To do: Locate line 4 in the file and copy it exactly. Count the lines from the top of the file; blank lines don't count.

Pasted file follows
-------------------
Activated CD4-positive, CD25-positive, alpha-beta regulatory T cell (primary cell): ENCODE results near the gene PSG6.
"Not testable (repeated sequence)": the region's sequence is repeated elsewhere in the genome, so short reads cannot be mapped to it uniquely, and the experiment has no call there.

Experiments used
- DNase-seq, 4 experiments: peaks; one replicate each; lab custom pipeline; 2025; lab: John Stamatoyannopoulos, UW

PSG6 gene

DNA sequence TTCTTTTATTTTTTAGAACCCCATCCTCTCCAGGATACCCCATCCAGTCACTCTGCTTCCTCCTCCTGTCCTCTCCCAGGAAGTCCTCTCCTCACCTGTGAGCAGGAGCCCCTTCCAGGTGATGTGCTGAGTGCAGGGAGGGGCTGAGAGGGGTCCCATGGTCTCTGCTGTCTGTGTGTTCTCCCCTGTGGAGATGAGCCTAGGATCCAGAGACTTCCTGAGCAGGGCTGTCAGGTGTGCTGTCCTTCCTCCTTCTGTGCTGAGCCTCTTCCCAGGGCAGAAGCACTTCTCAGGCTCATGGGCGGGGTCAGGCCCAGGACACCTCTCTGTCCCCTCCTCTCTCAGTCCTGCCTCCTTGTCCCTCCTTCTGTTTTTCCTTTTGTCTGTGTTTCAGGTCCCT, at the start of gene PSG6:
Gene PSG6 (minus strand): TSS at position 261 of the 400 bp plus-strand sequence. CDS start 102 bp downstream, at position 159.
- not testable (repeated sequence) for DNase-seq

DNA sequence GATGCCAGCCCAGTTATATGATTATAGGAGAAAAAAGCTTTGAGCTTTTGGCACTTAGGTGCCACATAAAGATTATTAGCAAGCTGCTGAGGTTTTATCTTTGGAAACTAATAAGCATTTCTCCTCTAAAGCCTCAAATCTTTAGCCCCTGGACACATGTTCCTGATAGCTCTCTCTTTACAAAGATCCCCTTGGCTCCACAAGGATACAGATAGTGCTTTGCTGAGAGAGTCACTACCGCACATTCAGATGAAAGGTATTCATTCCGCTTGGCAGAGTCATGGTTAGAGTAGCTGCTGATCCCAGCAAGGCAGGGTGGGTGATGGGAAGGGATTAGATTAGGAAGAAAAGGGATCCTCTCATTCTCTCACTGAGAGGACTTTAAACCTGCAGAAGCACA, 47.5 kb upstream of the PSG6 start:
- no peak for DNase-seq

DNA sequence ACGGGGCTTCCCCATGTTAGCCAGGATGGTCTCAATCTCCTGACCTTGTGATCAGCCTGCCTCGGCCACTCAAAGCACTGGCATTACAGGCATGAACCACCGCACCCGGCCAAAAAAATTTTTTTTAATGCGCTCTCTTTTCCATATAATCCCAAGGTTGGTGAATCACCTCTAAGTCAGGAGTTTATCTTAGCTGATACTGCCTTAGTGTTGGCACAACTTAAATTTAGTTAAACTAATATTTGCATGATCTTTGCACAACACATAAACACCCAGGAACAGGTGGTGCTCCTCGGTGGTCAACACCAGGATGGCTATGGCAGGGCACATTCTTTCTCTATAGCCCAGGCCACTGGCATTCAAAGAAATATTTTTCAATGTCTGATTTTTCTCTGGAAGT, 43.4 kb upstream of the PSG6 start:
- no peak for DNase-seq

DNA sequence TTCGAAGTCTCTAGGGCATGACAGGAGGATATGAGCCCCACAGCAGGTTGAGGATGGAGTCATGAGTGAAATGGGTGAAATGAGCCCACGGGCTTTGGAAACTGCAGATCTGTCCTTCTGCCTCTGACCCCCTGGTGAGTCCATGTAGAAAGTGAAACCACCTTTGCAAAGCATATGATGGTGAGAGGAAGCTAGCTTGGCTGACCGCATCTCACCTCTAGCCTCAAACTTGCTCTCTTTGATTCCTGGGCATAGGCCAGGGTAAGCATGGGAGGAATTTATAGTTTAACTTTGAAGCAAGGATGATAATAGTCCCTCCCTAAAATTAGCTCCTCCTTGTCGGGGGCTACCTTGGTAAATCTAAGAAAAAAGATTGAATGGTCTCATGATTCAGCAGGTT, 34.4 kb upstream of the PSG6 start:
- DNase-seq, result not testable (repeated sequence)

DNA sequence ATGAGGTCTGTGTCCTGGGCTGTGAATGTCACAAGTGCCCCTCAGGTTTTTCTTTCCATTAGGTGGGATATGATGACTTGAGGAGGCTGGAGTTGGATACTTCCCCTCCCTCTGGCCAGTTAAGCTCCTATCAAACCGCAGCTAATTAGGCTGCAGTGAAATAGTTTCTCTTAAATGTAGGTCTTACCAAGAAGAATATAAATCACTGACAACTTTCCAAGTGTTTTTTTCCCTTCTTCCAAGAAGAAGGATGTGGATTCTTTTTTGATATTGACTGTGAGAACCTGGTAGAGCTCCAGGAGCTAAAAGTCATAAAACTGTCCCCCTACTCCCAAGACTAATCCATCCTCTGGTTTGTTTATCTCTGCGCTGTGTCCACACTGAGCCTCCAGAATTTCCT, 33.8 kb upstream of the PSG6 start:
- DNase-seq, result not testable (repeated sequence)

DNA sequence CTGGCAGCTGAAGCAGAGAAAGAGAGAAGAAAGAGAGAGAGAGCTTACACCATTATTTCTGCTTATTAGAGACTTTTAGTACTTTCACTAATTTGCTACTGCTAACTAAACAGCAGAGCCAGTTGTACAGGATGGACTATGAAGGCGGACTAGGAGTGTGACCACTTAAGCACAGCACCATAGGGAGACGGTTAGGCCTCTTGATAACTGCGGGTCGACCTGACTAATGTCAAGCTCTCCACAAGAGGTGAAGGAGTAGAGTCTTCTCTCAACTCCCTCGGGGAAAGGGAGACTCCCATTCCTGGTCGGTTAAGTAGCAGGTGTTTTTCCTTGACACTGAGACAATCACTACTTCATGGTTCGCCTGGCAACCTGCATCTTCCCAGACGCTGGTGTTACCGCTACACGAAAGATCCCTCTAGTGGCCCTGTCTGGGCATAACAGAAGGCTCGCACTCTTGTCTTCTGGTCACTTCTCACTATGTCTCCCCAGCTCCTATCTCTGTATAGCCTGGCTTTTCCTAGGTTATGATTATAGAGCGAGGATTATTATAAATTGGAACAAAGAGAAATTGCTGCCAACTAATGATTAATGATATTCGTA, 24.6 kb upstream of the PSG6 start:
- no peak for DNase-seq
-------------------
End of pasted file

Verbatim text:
- DNase-seq, 4 experiments: peaks; one replicate each; lab custom pipeline; 2025; lab: John Stamatoyannopoulos, UW